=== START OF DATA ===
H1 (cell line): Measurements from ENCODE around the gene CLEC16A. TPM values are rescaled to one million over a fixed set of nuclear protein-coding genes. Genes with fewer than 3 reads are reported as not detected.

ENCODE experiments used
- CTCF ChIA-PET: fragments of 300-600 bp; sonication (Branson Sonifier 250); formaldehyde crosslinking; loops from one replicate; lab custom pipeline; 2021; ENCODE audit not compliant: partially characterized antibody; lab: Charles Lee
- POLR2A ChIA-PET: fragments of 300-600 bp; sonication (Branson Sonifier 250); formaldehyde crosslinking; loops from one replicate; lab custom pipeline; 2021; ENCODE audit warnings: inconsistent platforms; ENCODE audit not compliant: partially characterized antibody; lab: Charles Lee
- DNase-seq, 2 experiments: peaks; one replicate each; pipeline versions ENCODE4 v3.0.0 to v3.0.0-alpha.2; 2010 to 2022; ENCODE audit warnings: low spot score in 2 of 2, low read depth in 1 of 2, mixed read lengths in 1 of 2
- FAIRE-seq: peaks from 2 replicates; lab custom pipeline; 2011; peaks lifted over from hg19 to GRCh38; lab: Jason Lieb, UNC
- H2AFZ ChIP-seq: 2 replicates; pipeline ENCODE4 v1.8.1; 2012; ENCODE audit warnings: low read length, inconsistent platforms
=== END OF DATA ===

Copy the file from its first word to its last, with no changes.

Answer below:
H1 (cell line): Measurements from ENCODE around the gene CLEC16A. TPM values are rescaled to one million over a fixed set of nuclear protein-coding genes. Genes with fewer than 3 reads are reported as not detected.

ENCODE experiments used
- CTCF ChIA-PET: fragments of 300-600 bp; sonication (Branson Sonifier 250); formaldehyde crosslinking; loops from one replicate; lab custom pipeline; 2021; ENCODE audit not compliant: partially characterized antibody; lab: Charles Lee
- POLR2A ChIA-PET: fragments of 300-600 bp; sonication (Branson Sonifier 250); formaldehyde crosslinking; loops from one replicate; lab custom pipeline; 2021; ENCODE audit warnings: inconsistent platforms; ENCODE audit not compliant: partially characterized antibody; lab: Charles Lee
- DNase-seq, 2 experiments: peaks; one replicate each; pipeline versions ENCODE4 v3.0.0 to v3.0.0-alpha.2; 2010 to 2022; ENCODE audit warnings: low spot score in 2 of 2, low read depth in 1 of 2, mixed read lengths in 1 of 2
- FAIRE-seq: peaks from 2 replicates; lab custom pipeline; 2011; peaks lifted over from hg19 to GRCh38; lab: Jason Lieb, UNC
- H2AFZ ChIP-seq: 2 replicates; pipeline ENCODE4 v1.8.1; 2012; ENCODE audit warnings: low read length, inconsistent platforms